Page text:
Passports for minors are typically valid for five years. As your child grows and travels more, you might find the need to renew their passport. The renewal process is similar to the initial application process, but with a few differences:

Age of the Child: If your child was under 16 years old when their last passport was issued, you’ll need to follow the same procedures as for a first-time passport application. It means appearing in person at a passport acceptance facility and providing all the necessary documents.

Age 16 or Older: If your minors were 16 years or older at the time of their last passport issuance, you can renew their passport by mail as long as their current passport is undamaged and was issued within the last 15 years. You must complete Form DS-82, the Application for Passport Renewal by Mail.

Keep in mind that if your child’s passport has been lost, stolen, or damaged, the process for obtaining a new one will differ. In such cases, you must fill out Form DS-11 and appear in person at a passport acceptance facility.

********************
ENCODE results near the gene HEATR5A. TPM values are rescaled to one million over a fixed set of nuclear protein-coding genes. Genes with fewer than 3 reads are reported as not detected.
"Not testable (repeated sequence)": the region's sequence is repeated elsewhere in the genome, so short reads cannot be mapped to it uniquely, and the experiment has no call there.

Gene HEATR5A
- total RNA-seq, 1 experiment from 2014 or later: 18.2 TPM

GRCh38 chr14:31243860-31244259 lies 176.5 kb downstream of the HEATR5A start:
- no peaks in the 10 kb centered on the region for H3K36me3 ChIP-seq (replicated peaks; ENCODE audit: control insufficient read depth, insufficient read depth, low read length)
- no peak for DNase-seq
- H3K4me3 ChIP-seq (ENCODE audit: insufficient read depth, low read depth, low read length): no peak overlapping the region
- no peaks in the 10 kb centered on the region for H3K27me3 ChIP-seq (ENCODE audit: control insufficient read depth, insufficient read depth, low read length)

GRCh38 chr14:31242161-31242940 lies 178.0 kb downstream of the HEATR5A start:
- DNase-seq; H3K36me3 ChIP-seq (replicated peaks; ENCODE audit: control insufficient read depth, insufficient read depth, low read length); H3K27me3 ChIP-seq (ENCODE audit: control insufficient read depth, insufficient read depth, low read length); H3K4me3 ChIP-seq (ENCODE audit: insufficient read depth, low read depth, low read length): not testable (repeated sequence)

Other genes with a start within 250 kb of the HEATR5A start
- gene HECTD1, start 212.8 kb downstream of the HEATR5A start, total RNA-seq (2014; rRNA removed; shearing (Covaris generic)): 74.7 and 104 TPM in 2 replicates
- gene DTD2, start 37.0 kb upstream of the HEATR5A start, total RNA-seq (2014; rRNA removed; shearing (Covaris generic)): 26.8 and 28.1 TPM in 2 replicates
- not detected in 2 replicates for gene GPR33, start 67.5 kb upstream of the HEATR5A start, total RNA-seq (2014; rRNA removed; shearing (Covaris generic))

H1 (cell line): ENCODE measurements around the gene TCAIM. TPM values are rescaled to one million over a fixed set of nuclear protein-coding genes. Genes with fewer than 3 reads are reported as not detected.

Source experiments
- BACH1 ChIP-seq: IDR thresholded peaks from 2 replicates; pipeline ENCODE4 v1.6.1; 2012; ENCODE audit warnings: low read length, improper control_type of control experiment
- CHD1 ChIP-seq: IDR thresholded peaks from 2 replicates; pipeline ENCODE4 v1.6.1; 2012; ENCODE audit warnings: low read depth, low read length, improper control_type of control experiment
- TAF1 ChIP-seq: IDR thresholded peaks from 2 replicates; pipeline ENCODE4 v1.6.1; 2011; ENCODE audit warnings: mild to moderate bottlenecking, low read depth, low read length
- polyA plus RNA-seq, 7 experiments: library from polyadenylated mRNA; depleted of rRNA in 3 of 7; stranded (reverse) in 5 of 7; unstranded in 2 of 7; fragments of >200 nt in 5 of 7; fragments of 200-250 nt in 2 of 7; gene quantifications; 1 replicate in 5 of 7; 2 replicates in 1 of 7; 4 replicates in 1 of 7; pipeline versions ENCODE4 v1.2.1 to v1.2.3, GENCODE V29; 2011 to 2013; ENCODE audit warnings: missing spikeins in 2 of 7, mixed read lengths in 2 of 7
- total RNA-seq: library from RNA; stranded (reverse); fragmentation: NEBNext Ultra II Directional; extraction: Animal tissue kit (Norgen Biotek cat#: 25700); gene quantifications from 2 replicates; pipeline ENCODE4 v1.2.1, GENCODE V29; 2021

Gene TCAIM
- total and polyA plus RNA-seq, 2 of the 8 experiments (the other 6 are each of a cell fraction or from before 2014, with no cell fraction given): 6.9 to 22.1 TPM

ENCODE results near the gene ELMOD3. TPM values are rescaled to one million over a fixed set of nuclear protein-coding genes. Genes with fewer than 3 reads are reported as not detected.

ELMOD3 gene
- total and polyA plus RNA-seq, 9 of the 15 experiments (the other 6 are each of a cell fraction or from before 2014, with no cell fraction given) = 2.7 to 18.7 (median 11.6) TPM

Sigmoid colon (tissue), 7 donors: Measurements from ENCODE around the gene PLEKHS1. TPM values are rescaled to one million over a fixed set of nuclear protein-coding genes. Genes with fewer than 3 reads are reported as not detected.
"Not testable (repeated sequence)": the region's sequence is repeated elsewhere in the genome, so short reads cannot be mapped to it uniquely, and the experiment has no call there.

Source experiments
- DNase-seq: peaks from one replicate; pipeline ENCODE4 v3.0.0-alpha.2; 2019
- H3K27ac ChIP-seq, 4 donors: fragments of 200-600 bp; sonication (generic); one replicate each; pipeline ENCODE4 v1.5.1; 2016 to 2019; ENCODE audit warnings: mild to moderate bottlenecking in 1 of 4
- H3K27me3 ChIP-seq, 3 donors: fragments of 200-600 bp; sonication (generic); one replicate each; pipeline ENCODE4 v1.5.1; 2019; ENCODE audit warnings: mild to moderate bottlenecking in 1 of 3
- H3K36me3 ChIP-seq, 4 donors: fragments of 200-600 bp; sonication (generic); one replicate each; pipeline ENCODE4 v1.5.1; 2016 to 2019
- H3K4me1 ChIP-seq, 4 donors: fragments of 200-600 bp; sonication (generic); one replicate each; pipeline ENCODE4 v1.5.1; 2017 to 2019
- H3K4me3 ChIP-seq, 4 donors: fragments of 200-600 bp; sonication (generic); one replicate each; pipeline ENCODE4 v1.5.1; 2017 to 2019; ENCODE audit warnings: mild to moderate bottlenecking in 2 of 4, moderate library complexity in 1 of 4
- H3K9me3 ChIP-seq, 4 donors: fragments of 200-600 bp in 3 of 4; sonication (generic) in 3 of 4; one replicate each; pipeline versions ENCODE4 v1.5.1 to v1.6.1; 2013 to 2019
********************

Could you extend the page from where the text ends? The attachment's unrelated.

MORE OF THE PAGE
Special Considerations for Divorced or Separated Parents

In situations where parents are divorced or legally separated, obtaining a passport for a minor may require additional documentation. To prevent potential cases of child abduction or unauthorized travel, the U.S. Department of State requires the consent of both parents (or legal guardians) before issuing a passport to a minor.

In cases where one parent has sole legal custody of the child, they can provide evidence of this custody status by submitting relevant court orders, custody decrees, or a court order specifically authorizing the child’s international travel.

If the non-custodial parent cannot be located or refuses to provide consent, the custodial parent can request a passport by providing Form DS-5525, the Statement of Exigent/Special Family Circumstances. You must submit this form with evidence of the non-custodial parent’s unavailability or refusal to consent.

While navigating these circumstances can be challenging, it’s essential to ensure the safety and well-being of the child during international travel.

a person holding a passport in front of an Atlas

Get A Child Passport Quickly With Prompt Passport Services

Now that you know how to apply for your child’s passport online, you can prepare for your family trip without worry. We recommend you apply at least fourteen days before your travel date or earlier to get the passport on time.

Reach out to Prompt Passport Services today to learn more about their expedited emergency passport, lost passport expedited, passport renewal, and child passport delivery and application services.